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Unemployed long-haul drivers have become an attractive new talent pool for last-mile delivery companies. The trucking industry saw a significant employment decline in February 2023, losing 8,500 jobs per the Bureau of Labor Statistics. This brought the total employed individuals in the industry to less than two million on a seasonally adjusted basis for only the third time in the last decade. These job losses have occurred as demand for final-mile delivery is expanding, presenting an opportunity to hire and reskill experienced truck drivers to deliver packages.
To address the high demand and perpetual labor turnover in the last-mile space, industry leaders must develop strategies to attract and retain experienced drivers. The right strategies can establish driving in the last-mile sector as a destination career option. This would serve as a preliminary step towards reshaping the industry comprehensively, facilitating better long-term decision-making, and benefiting businesses and customers alike.
Although long-haul truckers and last-mile drivers may appear to work in similar fields, their responsibilities significantly differ. While both professions entail prolonged driving periods, truckers are primarily concerned with traveling from point A to point B, whereas couriers have additional duties and multiple delivery times to meet each day. Last-mile drivers load and unload packages, which requires them to exit and enter their vehicles regularly, a task that truckers do not typically perform.
Additionally, company truckers receive considerably higher wages, are classified as W-2 employees, and are entitled to benefits. Conversely, last-mile drivers often are hired as independent contractors with low pay, a controversial practice that significantly contributes to labor retention issues.
It is more cost-effective to retain good employees than to consistently hire new ones. To attract and retain last-mile delivery drivers, businesses can offer benefits such as affordable healthcare and paid time off. By improving employee satisfaction, last-mile companies can garner positive reviews on platforms like Glassdoor, making recruiting easier.
Failing to offer employment status, compensation, and benefits to workers can result in higher long-term costs due to accidents and legal proceedings. Providing workers with adequate pay is a cost-effective business strategy that can prevent expensive claims and litigation down the road.
Pursuit of short-term profits at the expense of safety contributes to the rise of so-called “nuclear verdicts”— outsized jury awards that drive up last-mile delivery insurance costs for the entire industry. To avoid costly liabilities, delivery services must prioritize safety concerns and responsible practices.
While implementing regular safety training and integrating innovative technologies can be beneficial, the best solution is to ensure that new hires possess spotless driving records.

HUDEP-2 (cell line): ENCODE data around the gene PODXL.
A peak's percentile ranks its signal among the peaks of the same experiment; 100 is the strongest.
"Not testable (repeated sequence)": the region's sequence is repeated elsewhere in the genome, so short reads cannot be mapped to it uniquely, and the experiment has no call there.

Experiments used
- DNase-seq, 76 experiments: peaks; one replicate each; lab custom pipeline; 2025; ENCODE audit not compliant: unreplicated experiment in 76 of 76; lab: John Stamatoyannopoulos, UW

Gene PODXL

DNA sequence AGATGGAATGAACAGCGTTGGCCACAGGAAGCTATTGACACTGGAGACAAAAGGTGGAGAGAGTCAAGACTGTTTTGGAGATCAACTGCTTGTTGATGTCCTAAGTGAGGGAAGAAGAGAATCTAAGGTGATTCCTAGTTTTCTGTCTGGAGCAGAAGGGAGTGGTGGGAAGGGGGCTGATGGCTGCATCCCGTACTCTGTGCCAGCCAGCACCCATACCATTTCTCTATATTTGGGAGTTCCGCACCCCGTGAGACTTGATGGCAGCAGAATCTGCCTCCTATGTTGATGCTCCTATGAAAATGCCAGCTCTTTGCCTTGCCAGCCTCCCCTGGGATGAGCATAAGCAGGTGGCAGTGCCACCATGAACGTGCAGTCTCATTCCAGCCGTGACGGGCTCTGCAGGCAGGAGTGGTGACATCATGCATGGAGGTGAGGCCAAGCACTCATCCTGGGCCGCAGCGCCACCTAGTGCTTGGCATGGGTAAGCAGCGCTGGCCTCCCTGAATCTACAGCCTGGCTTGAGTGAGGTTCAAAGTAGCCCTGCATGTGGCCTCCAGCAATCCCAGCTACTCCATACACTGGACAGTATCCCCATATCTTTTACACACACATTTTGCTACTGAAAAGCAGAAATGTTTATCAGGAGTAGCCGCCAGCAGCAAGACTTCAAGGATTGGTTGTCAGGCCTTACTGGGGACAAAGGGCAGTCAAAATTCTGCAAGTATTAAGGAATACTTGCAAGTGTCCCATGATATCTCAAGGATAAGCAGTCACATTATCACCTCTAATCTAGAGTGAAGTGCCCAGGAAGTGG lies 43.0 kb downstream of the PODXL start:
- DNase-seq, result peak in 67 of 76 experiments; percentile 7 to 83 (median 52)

Additionally, establishing a career path for long-haul truck drivers entering the last-mile sector offers the possibility of recruiting skilled and experienced professionals who are well-versed in operating larger vehicles. Last-mile delivery businesses typically do not require a commercial driver's license (CDL). Someone accustomed to driving a sedan may not have equal success with a 16-foot box truck. Untrained drivers operating vehicles that exceed their proficiency levels can lead to preventable incidents, such as sideswipes. Engaging competent truck drivers with the necessary experience to operate large vehicles would reduce the likelihood of such minor accidents occurring.
Delivery methods, such as free two-day or same-day delivery, lack sustainability, are detrimental to the environment, and require more drivers. A more comprehensive implementation of the Amazon locker model, which consolidates multiple deliveries into a single location instead of distributing them to many separate addresses, represents a promising solution for improving the delivery process, particularly in urban areas. This model could reduce the number of vehicles on the road, thus mitigating the likelihood of accidents and litigation. Further, last-mile delivery businesses could accomplish their work with fewer drivers, solving the talent shortage while also reducing total cost.
It is imperative to shift customer expectations regarding free immediate shipping to a more sustainable delivery model that prioritizes the wellbeing of the final-mile workforce and the environment. A restructured and forward-looking last-mile industry would be advantageous to all stakeholders and eventually lead to reduced insurance premiums as a skilled labor force on the road would mitigate accidents and "nuclear verdicts." Improving working conditions for employees is the first step in paving the way for a brighter future.
Want to learn more about Risk Solutions for Last Mile Delivery?
Connect with the Risk Strategies Transportation team at transportation@risk‐strategies.com.
Brian Jungeberg specializes in developing innovative risk management and insurance solutions for the transportation and logistics sector. From freight forwarders and brokers to final-mile delivery, Brian understands the unique exposures in the industry and how to mitigate risks. He has been in the insurance field for nearly 20 years and invites readers to reach out on LinkedIn with questions.